Tuesday, September 15, 2015

Rufino Tamayo: the Sources of His Art (1973)

Image from brief youtube excerpt from the film.
WHO: Los Angeles filmmaker Gary Conklin directed this 28-minute documentary.

WHAT: I wrote this brief blurb on this film for the San Francisco Public Library (SFPL) website:
An investigation of one of Mexico's most intriguing painters, known especially for his use of color (thankfully SFPL's print has retained all of its lovely hues.) Born in Oaxaca and proud of his Zapotec Indian heritage, Tamayo was one of the twentieth century's most prominent artists influenced both by pre-Columbian art and by European modernists such as Picasso. These inspirations, as well as the visual characteristics of Mexico itself, are presented in conjunction with interviews with Tamayo. In addition, Hollywood director John Huston (the Treasure of Sierra Madre, Night of the Iguana) speaks a narration written by Nobel laureate Octavio Paz; director Gary Conklin would later return the favor by documenting the filming of Huston's final Mexico-set feature, Under the Volcano. Conklin has also made film portraits of Gore Vidal, Paul Bowles, and Ed Ruscha.
WHERE/WHEN: Screens 6:30 PM tonight only at the SFPL Noe Valley branch's meeting room.

WHY: I sense that Frisco Bay is feeling a smaller presence of 35mm this September than in any month since the nineteenth century. With the PFA closed as it prepares its move down the hill into downtown Berkeley, with the Stanford shuttered until October for remodeling, and with the Alamo Drafthouse's New Mission location still without a publicly-announced grand opening date, it feels like a moment of uncertainty and waiting. Meanwhile Yerba Buena Center for the Arts is presenting a Neil Young screening series (to be followed by an Architecture & Design doc series) with only one 35mm print (his blown-up-from Super-8 Greendale), and the format is running a distant third (with 13 shows) even at the Castro behind digital shows (well over 20) and 70mm screenings (10 Labor Day weekend Vertigo shows plus 5 of Lawrence of Arabia this weekend = 15). The 4-Star Theatre, the last San Francisco cinema still regularly showing new releases in 35mm, has the digitally-shot Straight Outta Compton, and though the South Bay's BlueLight Cinema is showing 35mm prints of 50% of its current offerings (including four shot-on-video action films and one shot-on-35mm drama by a guy whose films I currently refuse to see), I imagine that percentage will drop in the near future, at least if its kickstarter to raise funds for better digital projectors is successful. Finally, the Paramount in Oakland will be showing a 35mm print of the original Mad Max on Friday, although I've been told to expect the American-dubbed version.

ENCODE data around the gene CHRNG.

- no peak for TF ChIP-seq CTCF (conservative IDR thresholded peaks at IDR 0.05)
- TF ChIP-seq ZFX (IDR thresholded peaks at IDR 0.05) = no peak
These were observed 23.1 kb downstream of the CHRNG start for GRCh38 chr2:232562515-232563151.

When I can rattle off a month's worth of 35mm showings in the region in a single paragraph, it's pretty clear I'm talking about a waning format, perhaps an "inevitable" transition as a panel at the newly-announced Mill Valley Film Festival seems set to prove. But even if 35mm were to die tomorrow, it wouldn't mean the end of projected reels as long as there were 16mm-centric venues like Oddball Films and the Niles Essanay Silent Film Museum and the Exploratorium (which is showcasing a set of brand new 16mm preservations this Thursday) around and thriving. Artists' Television Access (A.T.A.) is another venue which values 16mm projection and which is busier than usual this September; Craig Baldwin traditionally involves 16mm in every one of his weekly Other Cinema programs, and my girlfriend Kerry Laitala will be presenting 3 different multi-projector performances this Friday at her show with Voicehandler at the Valencia Street venue. I highly recommend attending, especially if you missed one or both of their shows at Oddball and Shapeshifters Cinema this past July.

in 2015 I've become involved with a group of A.T.A. volunteers who are spending evenings going through the San Francisco Public Library's collection of 16mm prints, most of them untouched in 20 years or more. The library has a collection of hundreds of films intended for teenage and adult viewers, most of which appear to have been acquired for the collection in the 1960s, 1970s and 1980s. We're looking at some of the more intriguing-sounding films and putting screening programs together of the best (both in physical and aesthetic quality) prints we're coming across. Our first program screened this past June at the Noe Valley library, and showcased five diverse documentaries, most of them unavailable on any home video format or (as far as we've been able to find) the internet. Our second program, screening tonight, is a little more focused, bringing together two nearly-half-hour films about North American artists. Rufino Tamayo: the Sources of His Art, a color film about a painter, is paired with My Childhood, Part 2: James Baldwin's Harlem, a black-and-white film about a writer of poetry, plays, essays, etc. that was broadcast on television in 1964. In addition to helping to select the films, I wrote short blurbs about both, but as I reprinted the Rufino Tamayo one above, I'll make you follow a link to read what I wrote on My Childhood. I hope you can make it tonight's showing of the two films. Admission is free and there will be an opportunity for discussion afterward.